The COVID-19 pandemic has led to an increase in single-use protective masks, generating more healthcare waste. Surgical masks are not made of paper, but polypropylene, which is part of the thermoplastic family. If not properly discarded, they may worsen the marine litter crisis.
A mask thrown away on the street will most probably make its way to marine waters through sewers and rivers, adding to the millions of tonnes of debris floating on the surface of the ocean. Over time, it will break down into microplastics that are likely to get ingested by fish and other sea animals. Ultimately, plastic masks could take up to 450 years to degrade and completely disappear from the environment.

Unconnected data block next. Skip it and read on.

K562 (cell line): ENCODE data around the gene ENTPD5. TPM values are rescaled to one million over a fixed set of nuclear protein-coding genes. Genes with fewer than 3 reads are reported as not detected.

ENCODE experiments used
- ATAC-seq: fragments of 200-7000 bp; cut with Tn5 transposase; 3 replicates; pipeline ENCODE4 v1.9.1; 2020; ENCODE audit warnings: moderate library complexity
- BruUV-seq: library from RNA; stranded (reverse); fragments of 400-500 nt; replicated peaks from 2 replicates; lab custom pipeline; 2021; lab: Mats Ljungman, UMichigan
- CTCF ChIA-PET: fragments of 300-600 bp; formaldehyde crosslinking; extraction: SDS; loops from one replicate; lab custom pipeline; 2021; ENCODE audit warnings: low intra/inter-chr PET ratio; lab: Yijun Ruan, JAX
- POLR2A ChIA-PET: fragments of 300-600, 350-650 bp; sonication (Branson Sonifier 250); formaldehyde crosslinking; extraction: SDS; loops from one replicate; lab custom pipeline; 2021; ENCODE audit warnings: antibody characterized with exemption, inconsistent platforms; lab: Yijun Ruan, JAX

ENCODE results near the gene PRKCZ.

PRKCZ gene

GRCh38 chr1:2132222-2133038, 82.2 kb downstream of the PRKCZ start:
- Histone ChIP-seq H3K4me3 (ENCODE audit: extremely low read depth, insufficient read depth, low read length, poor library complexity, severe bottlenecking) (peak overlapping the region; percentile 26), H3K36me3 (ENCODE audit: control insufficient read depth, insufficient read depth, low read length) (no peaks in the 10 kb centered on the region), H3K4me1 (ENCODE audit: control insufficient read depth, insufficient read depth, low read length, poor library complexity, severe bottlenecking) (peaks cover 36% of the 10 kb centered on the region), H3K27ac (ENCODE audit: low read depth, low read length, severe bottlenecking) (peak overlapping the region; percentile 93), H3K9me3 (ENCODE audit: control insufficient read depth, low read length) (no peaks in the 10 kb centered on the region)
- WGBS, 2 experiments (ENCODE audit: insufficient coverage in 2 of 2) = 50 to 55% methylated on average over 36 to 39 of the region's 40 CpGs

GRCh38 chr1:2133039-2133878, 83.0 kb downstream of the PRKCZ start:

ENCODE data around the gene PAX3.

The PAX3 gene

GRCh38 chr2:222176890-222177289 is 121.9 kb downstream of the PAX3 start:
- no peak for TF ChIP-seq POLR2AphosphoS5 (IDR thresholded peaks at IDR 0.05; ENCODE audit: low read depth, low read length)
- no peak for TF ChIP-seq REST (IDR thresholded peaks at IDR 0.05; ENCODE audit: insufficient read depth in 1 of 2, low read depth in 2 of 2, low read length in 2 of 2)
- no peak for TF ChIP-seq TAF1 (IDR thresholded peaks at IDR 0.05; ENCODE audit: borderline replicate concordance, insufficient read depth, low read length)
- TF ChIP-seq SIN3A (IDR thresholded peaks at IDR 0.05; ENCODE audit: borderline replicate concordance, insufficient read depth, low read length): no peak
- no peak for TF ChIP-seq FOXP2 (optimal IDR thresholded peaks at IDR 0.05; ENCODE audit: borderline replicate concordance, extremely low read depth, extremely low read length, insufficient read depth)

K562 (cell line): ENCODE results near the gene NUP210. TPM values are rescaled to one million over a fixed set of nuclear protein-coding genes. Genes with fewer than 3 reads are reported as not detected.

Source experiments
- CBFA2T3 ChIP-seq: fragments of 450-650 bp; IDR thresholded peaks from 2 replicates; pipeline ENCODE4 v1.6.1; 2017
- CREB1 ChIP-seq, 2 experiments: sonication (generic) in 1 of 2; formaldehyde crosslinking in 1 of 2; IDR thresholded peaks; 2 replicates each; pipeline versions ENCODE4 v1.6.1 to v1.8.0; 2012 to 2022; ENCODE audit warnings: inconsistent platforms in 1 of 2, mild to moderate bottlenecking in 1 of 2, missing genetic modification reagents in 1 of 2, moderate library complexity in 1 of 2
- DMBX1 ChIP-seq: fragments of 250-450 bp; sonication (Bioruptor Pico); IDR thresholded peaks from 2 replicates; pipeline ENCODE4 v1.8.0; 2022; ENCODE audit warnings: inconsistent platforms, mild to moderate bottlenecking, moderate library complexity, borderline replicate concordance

Plastic masks must not be thrown into the wild, nor in regular bins. Improper treatment and disposal of hazardous healthcare waste poses a serious threat of secondary disease transmission, especially to waste and health workers. Protective masks should be visibly collected in containers set up for proper disposal.
WFO promotes good environmental behaviour and worldwide anti-litter regulations to ensure no waste ends up in our oceans. WFO encourages consumers to take care of nature and transition from a throw-away culture to a responsible and environmental anti-litter behaviour, by placing all waste in the proper waste bins.